Soundtrack Information

Wonder Boys

Wonder Boys

Promotional Release (CD96009)

Release Date: 2001

Conducted by Pete Anthony

Format: CD

Music From

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Track Listing

1. Grady Tripp 3:04
2. Dead Poe Pie 3:24
3. Tales From the Woods 1:38
4. Greenhouse Woman 2:31
5. That Would Be a Tuba 2:52
6. Woozy Q 1:56
7. Rip Roaring 3:09
8. Novel Lies 2:41
9. Small Shoulders 1:30
10. I'm Not a Holiday Inn 1:30
11. Does That Sound Like Anybody We Know? 1:45
12. Doggie Door 1:43
13. Wonderful 3:37
14. The Love Parade 1:34
15. Sire Shire 3:06
  Total Album Time: 36:00

Audio Samples

Review

by David A. Koran
on December 31st, 2000
[4 / 5]
Okay folks, I have to admit it, I do have a tie to this film, however small and insignificant it may be, but it still does nothing to deny that this movie was one of the best of 2000 and one of composer Christopher Young’s best scores. My connection is that it was filmed at my alma mater, Carnegie Mellon University, and the surrounding environs of Greater Pittsburgh, Pennsylvania, one of the most culturally rich cities in America, a perfect back drop for this oddball little film. With such a great cast and an amazing crew behind the camera, I was astonished at how much it was ignored by the general public upon its initial release. Luckily because of the recent re-release, and the critical acclaim, more folks have gotten to see it, and for the soundtrack fan, after being promised on Varese Sarabande, we finally get a great release of the score from Intrada via a promotional edition. And trust me folks, it was well worth the wait.

Earlier in 2000, Chris had the chance to return, in Hollywood terms, to smaller films with the Kevin Spacey and Danny DeVito starrer, The Big Kahuna. This was an extremely appropriate score for the film, and overall, it was a great piece of music to listen to on the side, especially with its "loungy" leanings. Here, Chris gets the chance to try to localize the feel of his music by giving it a "’burgh" feel without playing up some of the considerable polka leanings the city is known for. Upon listening to the first couple of tracks, and most noticeably by track four, "Greenhouse Woman," one would guess that some of the score was temp-ed with some of Danny Elfman’s work on Midnight Run. To get the bluesy feel, this was an all appropriate direction to go in, but also, because of some of the zany situations Grady Tripp (Michael Douglas) gets himself into, it’s a good starter if you need to branch out for other ideas. The score itself is performed by a small ensemble, consisting of drums, organ, accordion, and guitar, and fits perfectly within the musical bounds that Young has crafted for the film’s direction. By going this way musically, Chris Young has allowed the score to flow easily from a slow blues for the more introspective moments to a more upbeat zydeco/bluegrassy kind of feel for the more "action" oriented sections of the film. It also, amazingly enough, helps add to the darkly comedic sensibility of the film without rubbing your face into it, a rare feat for a number of "name" composers nowadays.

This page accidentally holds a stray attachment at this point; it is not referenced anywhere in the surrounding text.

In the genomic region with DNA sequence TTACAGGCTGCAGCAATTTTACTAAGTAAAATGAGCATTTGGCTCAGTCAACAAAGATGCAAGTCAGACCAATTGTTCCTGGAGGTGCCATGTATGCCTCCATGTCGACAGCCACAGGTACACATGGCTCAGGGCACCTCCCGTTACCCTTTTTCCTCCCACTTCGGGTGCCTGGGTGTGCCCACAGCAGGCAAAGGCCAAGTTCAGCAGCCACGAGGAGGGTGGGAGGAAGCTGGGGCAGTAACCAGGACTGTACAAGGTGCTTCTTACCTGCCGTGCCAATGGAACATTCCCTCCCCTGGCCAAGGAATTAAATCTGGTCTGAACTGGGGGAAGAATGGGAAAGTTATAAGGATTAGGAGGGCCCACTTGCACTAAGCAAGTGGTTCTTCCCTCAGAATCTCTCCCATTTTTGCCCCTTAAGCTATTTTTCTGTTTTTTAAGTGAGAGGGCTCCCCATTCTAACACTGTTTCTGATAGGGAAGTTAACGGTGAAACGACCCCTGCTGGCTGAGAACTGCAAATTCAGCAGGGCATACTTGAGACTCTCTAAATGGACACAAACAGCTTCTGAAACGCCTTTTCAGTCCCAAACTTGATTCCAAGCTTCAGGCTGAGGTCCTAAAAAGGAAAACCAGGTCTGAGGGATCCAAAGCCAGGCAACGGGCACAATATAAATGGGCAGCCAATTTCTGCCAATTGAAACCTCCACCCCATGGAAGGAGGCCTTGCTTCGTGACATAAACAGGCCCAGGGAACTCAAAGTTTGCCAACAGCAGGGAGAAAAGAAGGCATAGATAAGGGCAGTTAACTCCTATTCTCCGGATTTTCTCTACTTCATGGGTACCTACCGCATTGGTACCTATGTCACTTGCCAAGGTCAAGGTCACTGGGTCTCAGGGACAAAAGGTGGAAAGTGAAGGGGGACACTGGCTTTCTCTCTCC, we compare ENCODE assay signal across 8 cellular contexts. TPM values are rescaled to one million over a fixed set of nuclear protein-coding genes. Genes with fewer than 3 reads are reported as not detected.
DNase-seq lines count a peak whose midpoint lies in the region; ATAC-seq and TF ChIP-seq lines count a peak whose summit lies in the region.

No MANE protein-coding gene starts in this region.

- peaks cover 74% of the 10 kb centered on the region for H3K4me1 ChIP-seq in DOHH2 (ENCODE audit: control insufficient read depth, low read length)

For those who are familiar with Mr. Young’s work over the years, you’ll also enjoy the return of the fun track titles, as they pay homage to other composers as well as play fun on words phrases now and again. Having lived in Pittsburgh for three years while in college and having taken classes (I had one of my most boring classes in the same classroom where the movie opened… it’s also the warmest one during the winter... a connection?) with professors much like Michael Douglas’ character in the film, I think that Chris has hit the proverbial "nail on the head" with the this score. I would hope that he gets the chance to score other films like this, both in scope and style. The music also fits well as something that could underscore a good road trip if it ever made it to a screen, but then again, that’s not only a play on words, but also possibly looking deeper into the source of the possible temp track. The score here has just about everything, and there’s not much I could say to detract from it’s impact both onscreen and on the CD other than the kind of take-away themes you could get from something like suffering through a rehash of Holst’s "Mars" for this year's media favorite, Gladiator. Mr. Young stands on his own for a leader in originality and inventiveness in a cookie-cutter environment such as Hollywood, and should be rightly commended for his work over the past year because so. Grab yourself a copy if you can, you’ll not only do right by this reviewer’s opinion, but you should also be pleased with the results.


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